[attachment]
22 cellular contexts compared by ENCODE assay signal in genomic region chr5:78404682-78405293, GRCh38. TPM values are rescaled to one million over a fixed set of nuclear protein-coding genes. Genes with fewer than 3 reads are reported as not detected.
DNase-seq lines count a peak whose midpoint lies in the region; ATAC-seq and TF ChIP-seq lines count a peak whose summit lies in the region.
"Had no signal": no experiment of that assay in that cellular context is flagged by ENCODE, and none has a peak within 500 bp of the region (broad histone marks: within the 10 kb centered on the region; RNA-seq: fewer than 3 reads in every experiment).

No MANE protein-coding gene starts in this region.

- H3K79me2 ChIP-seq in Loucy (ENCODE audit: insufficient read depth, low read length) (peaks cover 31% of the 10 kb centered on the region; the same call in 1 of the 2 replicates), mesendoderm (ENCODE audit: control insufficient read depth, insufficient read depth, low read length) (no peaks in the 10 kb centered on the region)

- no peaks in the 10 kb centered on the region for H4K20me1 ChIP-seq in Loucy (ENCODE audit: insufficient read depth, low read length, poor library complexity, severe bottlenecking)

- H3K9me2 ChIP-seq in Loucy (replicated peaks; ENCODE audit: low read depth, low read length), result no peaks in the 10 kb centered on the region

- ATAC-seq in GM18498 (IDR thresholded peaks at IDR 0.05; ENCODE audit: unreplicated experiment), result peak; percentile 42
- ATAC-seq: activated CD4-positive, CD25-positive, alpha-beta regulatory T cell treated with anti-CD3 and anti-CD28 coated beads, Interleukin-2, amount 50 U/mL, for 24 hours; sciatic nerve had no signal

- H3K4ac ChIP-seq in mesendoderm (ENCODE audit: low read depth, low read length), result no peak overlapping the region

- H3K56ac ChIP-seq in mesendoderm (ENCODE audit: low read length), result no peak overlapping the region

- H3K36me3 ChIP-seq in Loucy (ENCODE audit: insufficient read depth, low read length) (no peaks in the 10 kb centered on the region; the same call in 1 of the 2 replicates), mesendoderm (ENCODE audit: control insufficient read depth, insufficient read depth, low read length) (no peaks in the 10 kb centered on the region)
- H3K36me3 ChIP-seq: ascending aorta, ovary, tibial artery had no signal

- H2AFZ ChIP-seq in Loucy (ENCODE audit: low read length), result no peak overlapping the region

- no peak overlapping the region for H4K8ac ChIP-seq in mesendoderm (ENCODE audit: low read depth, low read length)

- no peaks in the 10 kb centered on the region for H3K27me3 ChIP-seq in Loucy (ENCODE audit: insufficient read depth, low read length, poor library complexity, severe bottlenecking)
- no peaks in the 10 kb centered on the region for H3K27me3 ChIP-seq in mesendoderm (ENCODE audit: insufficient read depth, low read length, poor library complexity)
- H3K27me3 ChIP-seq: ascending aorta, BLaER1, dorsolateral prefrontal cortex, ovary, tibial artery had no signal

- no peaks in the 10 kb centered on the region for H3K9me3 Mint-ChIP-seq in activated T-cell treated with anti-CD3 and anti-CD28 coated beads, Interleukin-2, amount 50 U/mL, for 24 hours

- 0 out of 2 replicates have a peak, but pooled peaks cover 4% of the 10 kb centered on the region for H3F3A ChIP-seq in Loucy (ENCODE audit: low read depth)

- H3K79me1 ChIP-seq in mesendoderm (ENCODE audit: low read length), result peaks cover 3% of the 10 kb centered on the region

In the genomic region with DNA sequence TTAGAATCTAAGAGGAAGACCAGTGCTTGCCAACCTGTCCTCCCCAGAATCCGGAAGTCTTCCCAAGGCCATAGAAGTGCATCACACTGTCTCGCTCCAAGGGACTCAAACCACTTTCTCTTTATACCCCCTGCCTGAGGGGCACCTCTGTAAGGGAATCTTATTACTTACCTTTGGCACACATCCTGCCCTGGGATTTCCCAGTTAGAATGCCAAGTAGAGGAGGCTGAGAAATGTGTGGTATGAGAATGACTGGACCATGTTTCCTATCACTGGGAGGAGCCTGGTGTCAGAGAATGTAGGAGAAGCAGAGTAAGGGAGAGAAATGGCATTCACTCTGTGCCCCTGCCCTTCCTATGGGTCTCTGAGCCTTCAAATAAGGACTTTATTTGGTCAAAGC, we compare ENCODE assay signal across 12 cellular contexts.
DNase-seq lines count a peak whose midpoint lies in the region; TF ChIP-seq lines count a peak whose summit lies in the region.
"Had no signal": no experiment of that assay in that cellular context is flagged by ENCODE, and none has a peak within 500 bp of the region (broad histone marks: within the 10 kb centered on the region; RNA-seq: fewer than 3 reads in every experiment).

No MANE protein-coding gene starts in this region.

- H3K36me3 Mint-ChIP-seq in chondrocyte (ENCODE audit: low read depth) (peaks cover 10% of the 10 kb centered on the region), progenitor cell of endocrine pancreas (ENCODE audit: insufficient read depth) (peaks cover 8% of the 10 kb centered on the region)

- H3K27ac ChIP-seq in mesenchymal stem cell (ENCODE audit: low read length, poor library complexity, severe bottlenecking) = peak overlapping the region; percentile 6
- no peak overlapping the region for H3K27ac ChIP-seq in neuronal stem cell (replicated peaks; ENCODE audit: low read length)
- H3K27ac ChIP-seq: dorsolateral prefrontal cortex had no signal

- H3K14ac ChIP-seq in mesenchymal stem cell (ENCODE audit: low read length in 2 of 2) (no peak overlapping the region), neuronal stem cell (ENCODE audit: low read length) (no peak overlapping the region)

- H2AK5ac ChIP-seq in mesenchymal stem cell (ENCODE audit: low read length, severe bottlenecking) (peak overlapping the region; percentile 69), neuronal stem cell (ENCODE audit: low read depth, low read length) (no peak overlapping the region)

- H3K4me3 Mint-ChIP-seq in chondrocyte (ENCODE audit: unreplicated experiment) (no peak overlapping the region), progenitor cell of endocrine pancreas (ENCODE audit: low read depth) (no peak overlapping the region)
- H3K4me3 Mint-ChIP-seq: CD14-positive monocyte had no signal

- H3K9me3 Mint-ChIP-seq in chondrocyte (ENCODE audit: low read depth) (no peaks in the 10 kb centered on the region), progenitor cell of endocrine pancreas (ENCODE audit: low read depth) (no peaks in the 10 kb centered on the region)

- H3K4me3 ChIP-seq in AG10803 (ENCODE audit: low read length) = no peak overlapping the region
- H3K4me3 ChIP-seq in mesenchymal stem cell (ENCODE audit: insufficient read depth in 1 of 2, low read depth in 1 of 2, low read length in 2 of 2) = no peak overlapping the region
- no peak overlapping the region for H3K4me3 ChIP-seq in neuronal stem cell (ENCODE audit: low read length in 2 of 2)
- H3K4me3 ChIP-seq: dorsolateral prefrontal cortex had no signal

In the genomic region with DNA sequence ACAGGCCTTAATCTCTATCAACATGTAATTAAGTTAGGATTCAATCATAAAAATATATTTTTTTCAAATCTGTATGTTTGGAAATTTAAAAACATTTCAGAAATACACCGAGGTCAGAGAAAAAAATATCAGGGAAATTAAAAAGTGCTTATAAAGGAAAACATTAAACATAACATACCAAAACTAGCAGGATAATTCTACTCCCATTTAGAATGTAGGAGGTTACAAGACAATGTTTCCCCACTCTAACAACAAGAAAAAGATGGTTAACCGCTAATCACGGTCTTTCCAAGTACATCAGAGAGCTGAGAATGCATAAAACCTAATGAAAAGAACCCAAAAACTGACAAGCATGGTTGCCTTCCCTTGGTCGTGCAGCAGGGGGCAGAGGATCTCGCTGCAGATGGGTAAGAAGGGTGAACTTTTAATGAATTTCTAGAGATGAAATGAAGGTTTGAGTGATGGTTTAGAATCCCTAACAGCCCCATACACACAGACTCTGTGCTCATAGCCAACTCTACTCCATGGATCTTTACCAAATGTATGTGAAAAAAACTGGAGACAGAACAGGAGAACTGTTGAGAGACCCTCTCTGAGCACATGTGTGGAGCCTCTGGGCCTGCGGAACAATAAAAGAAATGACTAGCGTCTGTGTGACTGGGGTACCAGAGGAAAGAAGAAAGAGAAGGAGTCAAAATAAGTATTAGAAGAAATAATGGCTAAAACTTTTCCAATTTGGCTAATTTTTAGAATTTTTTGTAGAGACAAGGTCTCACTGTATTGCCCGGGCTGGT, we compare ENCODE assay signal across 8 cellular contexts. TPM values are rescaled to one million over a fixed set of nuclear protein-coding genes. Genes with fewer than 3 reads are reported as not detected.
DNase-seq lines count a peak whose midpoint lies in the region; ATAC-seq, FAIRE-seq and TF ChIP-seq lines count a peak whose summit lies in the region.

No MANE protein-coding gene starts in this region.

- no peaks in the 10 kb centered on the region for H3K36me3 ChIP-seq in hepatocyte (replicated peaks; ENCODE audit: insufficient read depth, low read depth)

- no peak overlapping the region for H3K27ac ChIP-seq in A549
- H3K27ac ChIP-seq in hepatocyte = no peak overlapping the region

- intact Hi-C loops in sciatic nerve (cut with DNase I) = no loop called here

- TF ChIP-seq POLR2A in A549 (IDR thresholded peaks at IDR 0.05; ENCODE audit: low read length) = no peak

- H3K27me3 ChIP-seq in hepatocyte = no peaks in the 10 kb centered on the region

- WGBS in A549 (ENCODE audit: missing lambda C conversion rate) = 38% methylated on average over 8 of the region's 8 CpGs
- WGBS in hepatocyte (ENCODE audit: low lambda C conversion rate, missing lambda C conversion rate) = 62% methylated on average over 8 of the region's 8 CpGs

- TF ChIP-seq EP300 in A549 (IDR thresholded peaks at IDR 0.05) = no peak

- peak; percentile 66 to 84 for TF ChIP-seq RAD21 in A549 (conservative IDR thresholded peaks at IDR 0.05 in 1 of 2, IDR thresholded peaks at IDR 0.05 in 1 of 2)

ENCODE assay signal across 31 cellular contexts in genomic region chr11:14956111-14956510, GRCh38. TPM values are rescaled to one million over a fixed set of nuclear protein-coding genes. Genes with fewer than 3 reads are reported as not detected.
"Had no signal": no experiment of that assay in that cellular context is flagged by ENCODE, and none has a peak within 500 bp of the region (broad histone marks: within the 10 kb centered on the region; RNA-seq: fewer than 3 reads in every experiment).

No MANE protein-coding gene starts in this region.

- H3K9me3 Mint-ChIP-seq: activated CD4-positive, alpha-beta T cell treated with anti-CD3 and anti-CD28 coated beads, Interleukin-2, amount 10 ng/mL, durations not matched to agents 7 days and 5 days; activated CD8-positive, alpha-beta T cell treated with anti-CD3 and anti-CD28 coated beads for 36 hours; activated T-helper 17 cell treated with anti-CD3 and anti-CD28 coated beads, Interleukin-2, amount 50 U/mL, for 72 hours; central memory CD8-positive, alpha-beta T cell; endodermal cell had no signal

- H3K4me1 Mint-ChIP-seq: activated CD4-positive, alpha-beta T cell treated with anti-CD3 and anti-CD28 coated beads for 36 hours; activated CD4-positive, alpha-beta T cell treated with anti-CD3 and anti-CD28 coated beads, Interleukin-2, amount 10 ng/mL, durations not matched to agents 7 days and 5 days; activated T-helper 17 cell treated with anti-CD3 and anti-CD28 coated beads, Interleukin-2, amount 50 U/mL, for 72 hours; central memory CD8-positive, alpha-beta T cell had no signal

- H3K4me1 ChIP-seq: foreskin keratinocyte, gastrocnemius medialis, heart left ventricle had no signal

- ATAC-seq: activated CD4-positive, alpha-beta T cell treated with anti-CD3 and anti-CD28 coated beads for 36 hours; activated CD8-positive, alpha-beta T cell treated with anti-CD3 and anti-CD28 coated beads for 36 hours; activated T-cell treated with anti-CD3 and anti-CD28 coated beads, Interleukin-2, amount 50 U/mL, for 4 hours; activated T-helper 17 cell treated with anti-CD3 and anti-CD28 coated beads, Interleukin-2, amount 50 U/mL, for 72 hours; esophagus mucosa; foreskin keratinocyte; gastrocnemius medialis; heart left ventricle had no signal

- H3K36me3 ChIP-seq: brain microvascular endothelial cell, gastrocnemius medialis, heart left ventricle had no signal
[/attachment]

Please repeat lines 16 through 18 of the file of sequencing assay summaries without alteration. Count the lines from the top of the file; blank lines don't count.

- no peaks in the 10 kb centered on the region for H3K27me3 ChIP-seq in Loucy (ENCODE audit: insufficient read depth, low read length, poor library complexity, severe bottlenecking)
- no peaks in the 10 kb centered on the region for H3K27me3 ChIP-seq in mesendoderm (ENCODE audit: insufficient read depth, low read length, poor library complexity)
- H3K27me3 ChIP-seq: ascending aorta, BLaER1, dorsolateral prefrontal cortex, ovary, tibial artery had no signal